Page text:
The Dow broke all kinds of records in February—none of them records stock market investors want to see broken.
All within the month, the Dow saw its biggest one-day point drop in history and its biggest weekly decline in more than two years, while stocks saw their biggest declines since 2009—and it’s not over yet as we head into a new kind of March Madness.
The Number One loser was Walmart, which lost 15.6 percent in February overall.
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The chart pretty much says it all. While inflation and interest rate hikes fears have ruled the month, Walmart’s slowing sales reported for the fourth quarter of 2017 sparked off the rapid decline.
In its battle for online retail dominance with Amazon, Walmart appears to have lost. Last year, things were looking much brighter for this stock, and the retailer had investors convinced that it could take on Amazon with online sales. But Q42017 earnings painted a different picture—one of slowing online sales growth. That’s where Walmart lost its mojo. What, after all, is the point?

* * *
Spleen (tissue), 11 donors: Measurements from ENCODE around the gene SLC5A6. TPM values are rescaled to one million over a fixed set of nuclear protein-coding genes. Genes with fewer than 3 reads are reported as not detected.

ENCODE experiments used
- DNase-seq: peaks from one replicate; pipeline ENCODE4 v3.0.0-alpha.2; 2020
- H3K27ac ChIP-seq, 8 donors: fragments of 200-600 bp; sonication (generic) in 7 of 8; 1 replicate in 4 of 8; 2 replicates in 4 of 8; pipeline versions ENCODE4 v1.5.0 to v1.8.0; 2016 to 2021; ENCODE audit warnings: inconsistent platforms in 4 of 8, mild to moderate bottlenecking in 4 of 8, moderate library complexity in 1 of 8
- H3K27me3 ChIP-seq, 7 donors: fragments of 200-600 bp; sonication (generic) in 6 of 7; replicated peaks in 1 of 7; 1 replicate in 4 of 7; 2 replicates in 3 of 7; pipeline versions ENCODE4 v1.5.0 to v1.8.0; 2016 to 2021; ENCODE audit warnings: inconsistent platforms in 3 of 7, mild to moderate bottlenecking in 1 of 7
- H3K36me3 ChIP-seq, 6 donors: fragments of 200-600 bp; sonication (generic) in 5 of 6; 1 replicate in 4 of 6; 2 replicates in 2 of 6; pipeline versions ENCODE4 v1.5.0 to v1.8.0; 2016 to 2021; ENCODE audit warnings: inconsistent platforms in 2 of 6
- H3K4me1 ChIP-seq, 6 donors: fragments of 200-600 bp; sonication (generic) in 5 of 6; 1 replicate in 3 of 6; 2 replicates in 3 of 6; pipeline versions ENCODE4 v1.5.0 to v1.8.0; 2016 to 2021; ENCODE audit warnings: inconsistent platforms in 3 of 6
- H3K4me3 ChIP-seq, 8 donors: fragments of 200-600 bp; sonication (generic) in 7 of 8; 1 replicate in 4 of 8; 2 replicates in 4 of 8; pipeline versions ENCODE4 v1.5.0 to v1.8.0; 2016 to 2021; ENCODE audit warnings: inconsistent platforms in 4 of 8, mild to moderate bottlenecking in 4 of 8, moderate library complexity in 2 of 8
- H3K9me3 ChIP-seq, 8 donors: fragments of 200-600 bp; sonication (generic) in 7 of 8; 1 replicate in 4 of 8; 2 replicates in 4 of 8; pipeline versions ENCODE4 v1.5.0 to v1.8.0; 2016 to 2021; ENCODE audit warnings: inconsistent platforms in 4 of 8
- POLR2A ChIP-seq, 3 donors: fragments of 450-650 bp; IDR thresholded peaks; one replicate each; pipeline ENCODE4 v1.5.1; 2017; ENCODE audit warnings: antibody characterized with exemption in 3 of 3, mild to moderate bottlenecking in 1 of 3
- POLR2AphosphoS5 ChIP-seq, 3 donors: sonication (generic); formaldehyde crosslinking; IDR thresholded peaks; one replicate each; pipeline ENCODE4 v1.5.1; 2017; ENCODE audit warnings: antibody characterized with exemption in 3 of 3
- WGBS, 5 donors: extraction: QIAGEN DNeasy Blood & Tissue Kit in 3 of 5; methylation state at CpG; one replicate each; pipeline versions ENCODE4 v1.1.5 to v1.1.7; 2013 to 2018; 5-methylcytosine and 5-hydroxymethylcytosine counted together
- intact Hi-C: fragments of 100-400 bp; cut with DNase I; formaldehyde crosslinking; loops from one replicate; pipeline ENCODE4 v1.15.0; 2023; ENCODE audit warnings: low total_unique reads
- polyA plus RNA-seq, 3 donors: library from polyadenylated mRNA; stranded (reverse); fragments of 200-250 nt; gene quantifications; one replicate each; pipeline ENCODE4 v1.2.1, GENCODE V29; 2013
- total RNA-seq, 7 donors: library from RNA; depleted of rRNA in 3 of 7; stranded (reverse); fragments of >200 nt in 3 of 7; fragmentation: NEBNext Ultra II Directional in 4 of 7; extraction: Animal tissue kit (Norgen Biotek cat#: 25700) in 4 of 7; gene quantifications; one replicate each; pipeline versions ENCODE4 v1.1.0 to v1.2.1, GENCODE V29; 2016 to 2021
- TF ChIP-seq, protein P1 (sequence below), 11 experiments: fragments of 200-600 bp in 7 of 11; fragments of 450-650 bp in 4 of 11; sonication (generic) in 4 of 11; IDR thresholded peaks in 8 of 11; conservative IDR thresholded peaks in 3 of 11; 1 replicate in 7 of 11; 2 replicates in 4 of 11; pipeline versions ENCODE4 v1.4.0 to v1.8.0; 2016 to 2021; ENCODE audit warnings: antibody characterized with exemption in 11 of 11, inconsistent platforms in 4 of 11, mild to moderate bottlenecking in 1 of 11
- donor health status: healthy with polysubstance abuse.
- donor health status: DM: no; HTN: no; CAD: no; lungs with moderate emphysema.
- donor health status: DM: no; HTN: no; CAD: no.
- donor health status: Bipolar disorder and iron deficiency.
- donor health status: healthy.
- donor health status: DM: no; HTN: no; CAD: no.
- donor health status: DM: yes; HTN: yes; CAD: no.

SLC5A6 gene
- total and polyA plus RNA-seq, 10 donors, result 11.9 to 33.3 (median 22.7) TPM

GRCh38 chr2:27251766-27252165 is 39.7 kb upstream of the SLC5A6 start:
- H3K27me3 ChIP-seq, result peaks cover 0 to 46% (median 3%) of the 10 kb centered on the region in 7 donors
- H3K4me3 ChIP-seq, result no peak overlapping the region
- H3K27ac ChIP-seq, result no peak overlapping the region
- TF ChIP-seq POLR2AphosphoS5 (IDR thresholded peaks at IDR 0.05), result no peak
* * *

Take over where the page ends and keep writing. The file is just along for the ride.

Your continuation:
On its worst day, 20 February, Walmart was the biggest drag on the Dow, accounting for one-third of the 255 points the Dow lost that day. For Walmart, it meant a $31-billion market value sell-off.
And that was just one day in a month that was bad for many.
The bad news keeps coming in for Walmart. On Friday, Oppenheimer downgraded the stock from “outperform” to “perform”. They’re anything but excited at this point.
But Walmart wasn’t the only February drag on the Dow: The Number Two spot goes to Exxon Mobil (NYSE:XOM), which lost 13.2 percent for the month. Related: How Russia Attacked U.S. Energy Markets
Exxon tanked on earnings, too, just when 2018 was looking promising. And it didn’t just miss earnings estimates; rather, it missed them by a longshot. Earnings per share were $0.88--$0.15 off the target, and the 18-percent increase in revenue was $8 billion shy of estimates.
The Number Three spot was held unsurprisingly by General Electric (GE), one of the most unattractive stocks that’s been struggling at best for a year, with everyone thinking the bottom must be visible, though it never is.
And it didn’t help matters when Warren Buffett said he was “staggered” at GE’s “big time” financial lapses.
Losers four and five, Verizon and Chevron, lost 11.7 percent and 10.7 percent, respectively. Verizon’s banking on high-flying 5G announcements to claw its share price back up, and Chevron is hoping for an oil price miracle after it badly missed its earnings estimates.
The loser list for March is shaping up to be another Dow-dragging affair as well, with no respite in view; trade warmongering steel tariffs looming; inflation fears heightening and one of the most listened-to investors telling people to give up the ghost of stocks.
By Charles Benavidez for Safehaven.com
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